Posted: 7:36 pm Mon, January 18, 2010
By Liz Farmer
Daily Record Business Writer
The Ravens’ M&T Bank Stadium is dark, pitchers and catchers report in 29 days and Baltimore Orioles’ baseball season unofficially kicks off this weekend with the first wintertime FanFest in four years.
Saturday marks the event’s return to the Baltimore Convention Center, its home until 2007. That year, FanFest was moved to Oriole Park at Camden Yards and held just before Opening Day due to a conflict with a Ravens home playoff game.
Sports marketers say the move back to January is a better one for the team because FanFest will coincide with the launch of single-game ticket sales and gets fans into baseball season early.
“It goes back to that hot stove approach and allows more flexibility,” said Marty Conway, director of business development for AOL and a former Orioles marketing director. “This is the right time for it from a fan perspective.”
The Orioles moved FanFest to winter this year for scheduling reasons, according to Monica Barlow, the team’s director of public relations. Spring training and the Orioles’ first game of the season are in Florida, so it would have been impractical to host the event in Baltimore this spring.
“When we initially did the first one in the ballpark we weren’t sure how it would be received and how people would react,” Barlow said. “But we’ve found that some absolutely love the convention center and some absolutely love the ballpark. I don’t think there’s a consensus as to which one’s better.”
But fans will have something new to deal with this year — higher single-game ticket prices. The team has selected 19 games — Opening Day and New York Yankees and Boston Red Sox games — for premium pricing. Advance sales tickets for those games will cost an extra $10 to $30 this year.
The games are typically some of the highest-attended each year. Opening Day last year sold out with more than 48,600 in attendance, and Yankees and Red Sox games averaged well above 30,000 per game in 2009. Without those games, Orioles attendance averaged about 28,000 per game last year.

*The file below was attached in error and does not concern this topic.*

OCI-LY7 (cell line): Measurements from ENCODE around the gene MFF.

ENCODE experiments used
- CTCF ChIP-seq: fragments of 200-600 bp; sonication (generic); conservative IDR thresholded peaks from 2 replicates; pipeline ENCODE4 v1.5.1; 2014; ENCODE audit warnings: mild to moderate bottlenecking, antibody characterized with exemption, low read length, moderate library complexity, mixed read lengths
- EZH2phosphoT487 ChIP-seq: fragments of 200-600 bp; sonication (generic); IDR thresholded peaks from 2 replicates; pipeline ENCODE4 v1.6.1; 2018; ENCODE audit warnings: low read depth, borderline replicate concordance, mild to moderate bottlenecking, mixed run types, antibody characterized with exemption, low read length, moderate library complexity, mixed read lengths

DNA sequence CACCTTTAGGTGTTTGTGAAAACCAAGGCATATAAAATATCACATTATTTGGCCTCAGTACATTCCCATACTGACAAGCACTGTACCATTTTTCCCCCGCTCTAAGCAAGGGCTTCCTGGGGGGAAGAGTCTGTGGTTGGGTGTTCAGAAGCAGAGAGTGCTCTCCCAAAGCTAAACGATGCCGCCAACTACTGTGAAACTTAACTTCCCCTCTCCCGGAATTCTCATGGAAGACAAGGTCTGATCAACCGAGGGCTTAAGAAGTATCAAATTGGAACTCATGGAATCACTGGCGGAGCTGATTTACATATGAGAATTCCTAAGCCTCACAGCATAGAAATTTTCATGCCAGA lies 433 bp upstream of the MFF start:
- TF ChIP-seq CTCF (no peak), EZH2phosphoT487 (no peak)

Barlow said keeping games affordable is “a major concern” for the Orioles but noted the team had not raised single-game ticket prices in six years and that the average cost for a game at Camden Yards was still $24. The major league average is $27, according to the Team Marketing Report.
Premium game pricing is becoming common across Major League Baseball, and despite the fact that the Orioles haven’t had a winning season in 12 years, this is a price hike marketers believe the team can get away with.
After all, New York and Boston fans have traveled in heavy numbers to Camden Yards in the past.
“If you’re going to do it, this is the one area you can raise ticket prices on,” said John Maroon of Maroon PR, and a former public relations director of the team. “Those are the ones in which you can do it and not see a drop-off in attendance.”
But what Baltimore fans may take issue with is an extra charge of $1 to $5 for tickets bought on game day. The pricing changes mean that a $48 seat owned by a season ticket holder would sell for $93 at the box office on the day of a Yankees or Red Sox game.
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